“We all make promises that we will do things differently after something traumatic. I do get flashbacks and nightmares, especially if I see or hear things on TV. I can empathise with the soldiers in Afghanistan and Iraq, etc. I can envisage exactly what they have gone through, having been in such a big explosion.”

Huw was optimistic about the future and even spoke about plans to one day go up in the Air Ambulance.

“I am hoping to go up in the Air Ambulance some time. I have met Dr Thomas again and he said he was surprised that I survived.

“I am still receiving treatment and I do get setbacks but I still have my eyes. Thank God I put my safety glasses on.

“My face was a hell of a mess. I am trying to get back to some normality, whatever that is. It is going to take a long time but the main thing is that I survived and I am here for my family.”

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Tip off leads to pensioner’s drug stash

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A BRIEFCASE full of drugs has been recovered during a raid in Swansea suburb.
Police acting on information provided by a member of the public executed a warrant in Gorseinon and recovered a large quantity of cannabis.
A man was arrested on suspicion of possession of the class B drug, with intent to supply.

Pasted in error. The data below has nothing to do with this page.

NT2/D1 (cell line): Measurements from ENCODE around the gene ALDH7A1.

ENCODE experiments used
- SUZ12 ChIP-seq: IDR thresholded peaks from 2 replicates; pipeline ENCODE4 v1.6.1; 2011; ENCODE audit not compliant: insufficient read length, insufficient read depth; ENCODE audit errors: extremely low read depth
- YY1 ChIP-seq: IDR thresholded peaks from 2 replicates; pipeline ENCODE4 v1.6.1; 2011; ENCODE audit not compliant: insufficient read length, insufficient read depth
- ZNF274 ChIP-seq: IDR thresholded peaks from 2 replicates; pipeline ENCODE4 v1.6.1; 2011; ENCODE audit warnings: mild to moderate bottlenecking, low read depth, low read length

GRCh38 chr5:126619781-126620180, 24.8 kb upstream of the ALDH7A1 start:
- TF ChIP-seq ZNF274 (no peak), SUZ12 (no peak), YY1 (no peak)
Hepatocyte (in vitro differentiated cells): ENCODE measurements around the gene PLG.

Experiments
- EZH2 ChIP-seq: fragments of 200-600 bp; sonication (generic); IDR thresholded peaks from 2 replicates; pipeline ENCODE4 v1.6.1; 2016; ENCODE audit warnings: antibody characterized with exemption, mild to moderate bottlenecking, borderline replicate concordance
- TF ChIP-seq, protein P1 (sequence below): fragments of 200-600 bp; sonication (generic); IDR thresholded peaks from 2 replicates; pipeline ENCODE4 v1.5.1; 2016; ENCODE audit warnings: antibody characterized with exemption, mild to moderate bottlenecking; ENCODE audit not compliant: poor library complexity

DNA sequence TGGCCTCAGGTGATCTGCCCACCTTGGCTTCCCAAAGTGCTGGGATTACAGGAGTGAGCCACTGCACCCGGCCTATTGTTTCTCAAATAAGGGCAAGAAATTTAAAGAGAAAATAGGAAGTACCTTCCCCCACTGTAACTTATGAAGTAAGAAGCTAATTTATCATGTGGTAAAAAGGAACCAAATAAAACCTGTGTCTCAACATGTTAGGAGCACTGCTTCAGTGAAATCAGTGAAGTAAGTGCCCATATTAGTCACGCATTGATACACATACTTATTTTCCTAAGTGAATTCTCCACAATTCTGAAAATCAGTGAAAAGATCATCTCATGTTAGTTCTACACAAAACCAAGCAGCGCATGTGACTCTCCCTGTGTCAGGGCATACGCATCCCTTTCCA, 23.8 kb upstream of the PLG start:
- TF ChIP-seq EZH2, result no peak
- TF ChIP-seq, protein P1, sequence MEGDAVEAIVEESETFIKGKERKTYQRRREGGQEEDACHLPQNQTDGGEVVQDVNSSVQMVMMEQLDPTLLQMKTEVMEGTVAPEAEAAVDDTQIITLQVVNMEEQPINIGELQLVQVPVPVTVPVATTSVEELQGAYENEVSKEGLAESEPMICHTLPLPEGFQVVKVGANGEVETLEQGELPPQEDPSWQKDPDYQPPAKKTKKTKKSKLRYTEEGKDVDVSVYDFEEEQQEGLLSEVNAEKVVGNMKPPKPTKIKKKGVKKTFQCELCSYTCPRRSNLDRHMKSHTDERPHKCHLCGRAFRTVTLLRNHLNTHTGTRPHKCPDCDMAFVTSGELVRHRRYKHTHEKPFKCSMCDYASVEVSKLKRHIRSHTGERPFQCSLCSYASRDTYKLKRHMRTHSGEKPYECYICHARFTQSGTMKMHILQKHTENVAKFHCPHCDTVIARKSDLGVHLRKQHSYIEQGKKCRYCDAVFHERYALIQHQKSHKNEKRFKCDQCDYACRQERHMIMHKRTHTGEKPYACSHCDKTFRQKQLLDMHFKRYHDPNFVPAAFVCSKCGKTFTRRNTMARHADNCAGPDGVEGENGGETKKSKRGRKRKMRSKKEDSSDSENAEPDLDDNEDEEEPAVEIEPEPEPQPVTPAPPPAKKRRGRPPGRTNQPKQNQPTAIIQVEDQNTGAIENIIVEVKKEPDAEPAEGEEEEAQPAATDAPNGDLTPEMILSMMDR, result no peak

A South Wales Police spokesman said: “At around 5.40pm on Wednesday, January 6, following an intelligence led operation, a 68 year-old man from Gorseinon was arrested on suspicion of possession with intent to supply cannabis.
“He was taken to Swansea central police station for questioning. He has been released under investigation”.

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New Year – new start – for two seals released back into the wild

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Two grey seal pups have been returned to the wild for the New Year following months of RSPCA rehabilitation.

They were released at Port Eynon, Gower, Swansea, on 3 January as the sun rose – just days into 2021 – by  RSPCA animal rescue officer Ellie West and RSPCA inspector Keith Hogben – who caught the beautiful event on camera. One seal had been originally rescued from Abereiddy in Pembrokeshire – the other from Trevone in Cornwall. They were both found in distress, underweight and with injuries.

Ellie said: “This was such a lovely release – to see them both enter the sea happily where they belong with the sun rising in the distance was just glorious. It was a lovely way to start the new year.”

The seals had been transferred to the Welsh coast from RSPCA Mallydams Wood Wildlife Centre in Hastings the previous day and had spent the night at the RSPCA Llys Nini Branch seal unit.